The shutdown subcommand waits until the zone is successfully shut down. If the action doesn't complete within a reasonable amount of time, zoneadm halt can then be used to forcibly halt the zone. See How to Halt a Zone.

Halting a Zone

The zoneadm halt command is used to terminate all processes running in a zone and remove the virtual platform. The zone is then brought back to the installed state. All processes are killed, devices are unconfigured, network interfaces are destroyed, file systems are unmounted, and the kernel data structures are destroyed.

The halt command does not run any shutdown scripts within the zone. To shut down a zone, see Shutting Down a Zone. Alternatively, you can log in to the zone and run shutdown. See How to Use zlogin to Shut Down a Zone.

If the halt operation fails, see Zone Does Not Halt.

Rebooting a Zone

The zoneadm reboot command is used to reboot a zone. The zone is halted and then booted again. The zone ID will change when the zone is rebooted.

Zone Boot Arguments

Zones support the following boot arguments used with the zoneadm boot and reboot commands:

The following definitions apply:

-i altinit

Selects an alternative executable to be the first process. altinit must be a valid path to an executable. The default first process is described in init(1M).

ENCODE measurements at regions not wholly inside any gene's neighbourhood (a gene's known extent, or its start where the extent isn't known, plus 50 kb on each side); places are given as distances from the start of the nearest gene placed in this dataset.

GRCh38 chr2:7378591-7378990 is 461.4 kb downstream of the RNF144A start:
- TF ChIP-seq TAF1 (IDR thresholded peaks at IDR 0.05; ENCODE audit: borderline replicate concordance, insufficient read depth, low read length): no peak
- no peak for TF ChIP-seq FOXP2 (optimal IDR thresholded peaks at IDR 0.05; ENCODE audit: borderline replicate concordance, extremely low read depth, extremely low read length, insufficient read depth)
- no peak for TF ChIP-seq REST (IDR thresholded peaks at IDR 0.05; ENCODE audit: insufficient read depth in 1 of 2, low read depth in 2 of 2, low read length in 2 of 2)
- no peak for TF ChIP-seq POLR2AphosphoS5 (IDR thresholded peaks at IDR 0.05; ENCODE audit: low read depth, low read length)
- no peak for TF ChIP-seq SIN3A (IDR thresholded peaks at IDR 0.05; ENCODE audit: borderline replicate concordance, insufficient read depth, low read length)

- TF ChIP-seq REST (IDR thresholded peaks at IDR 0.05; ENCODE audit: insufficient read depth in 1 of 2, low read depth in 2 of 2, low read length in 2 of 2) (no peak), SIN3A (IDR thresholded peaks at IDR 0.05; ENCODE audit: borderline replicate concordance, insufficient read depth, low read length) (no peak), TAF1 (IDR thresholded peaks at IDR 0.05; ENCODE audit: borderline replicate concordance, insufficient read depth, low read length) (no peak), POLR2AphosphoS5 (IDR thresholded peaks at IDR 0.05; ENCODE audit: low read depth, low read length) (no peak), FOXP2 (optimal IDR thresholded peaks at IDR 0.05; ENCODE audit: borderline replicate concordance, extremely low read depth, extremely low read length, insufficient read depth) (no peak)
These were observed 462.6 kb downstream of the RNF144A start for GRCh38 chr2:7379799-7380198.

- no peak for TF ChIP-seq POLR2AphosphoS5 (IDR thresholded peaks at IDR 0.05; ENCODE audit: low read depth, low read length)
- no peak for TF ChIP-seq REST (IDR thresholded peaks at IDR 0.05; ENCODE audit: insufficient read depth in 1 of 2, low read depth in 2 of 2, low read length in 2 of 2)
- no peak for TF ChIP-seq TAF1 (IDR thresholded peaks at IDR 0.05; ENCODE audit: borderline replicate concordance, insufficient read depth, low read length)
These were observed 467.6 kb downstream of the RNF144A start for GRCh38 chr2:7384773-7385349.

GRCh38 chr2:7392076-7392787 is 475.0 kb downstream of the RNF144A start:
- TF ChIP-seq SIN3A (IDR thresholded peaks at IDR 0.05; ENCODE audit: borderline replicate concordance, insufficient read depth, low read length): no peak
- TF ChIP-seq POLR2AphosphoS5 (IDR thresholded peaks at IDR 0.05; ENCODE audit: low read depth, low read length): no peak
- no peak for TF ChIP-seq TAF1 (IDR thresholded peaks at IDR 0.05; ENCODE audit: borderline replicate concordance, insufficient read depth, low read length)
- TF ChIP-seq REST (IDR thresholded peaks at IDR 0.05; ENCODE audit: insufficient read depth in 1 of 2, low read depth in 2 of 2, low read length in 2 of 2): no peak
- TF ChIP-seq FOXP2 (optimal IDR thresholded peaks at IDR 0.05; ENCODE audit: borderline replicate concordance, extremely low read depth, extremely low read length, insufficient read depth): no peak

-m smf_options

Controls the boot behavior of SMF. There are two categories of options, recovery options and messages options. Message options determine the type and number of messages that displays during boot. Service options determine the services that are used to boot the system.

Recovery options include the following:


Prints standard per-service output and all svc.startd messages to log.


Boot to the subgraph defined by the given milestone. Legitimate milestones are none, single-user, multi-user, multi-user-server, and all.

Message options include the following:


Prints standard per-service output and error messages requiring administrative intervention


Prints standard per-service output and messages providing more information.


Boots only to milestone svc:/milestone/single-user:default. This milestone is equivalent to init level s.

For usage examples, see How to Boot a Zone and How to Boot a Zone in Single-User Mode.

For information on the Oracle Solaris service management facility (SMF) and init , see Chapter 6, Managing Services (Overview), in Oracle Solaris Administration: Common Tasks, svc.startd(1M) and init(1M).

Zone autoboot Setting

To automatically boot a zone when the global zone is booted, set the autoboot resource property in a zone's configuration to true. The default setting is false.

Note that for zones to automatically boot, the zones service svc:/system/zones:default must also be enabled. This service is enabled by default.

See Zones Packaging Overview for information on the autoboot setting during pkg update.

Uninstalling a Zone

The zoneadm uninstall command is used to uninstall all of the files under the zone's root file system. Before proceeding, the command prompts you to confirm the action, unless the -F (force) option is also used. Use the uninstall command with caution, because the action is irreversible.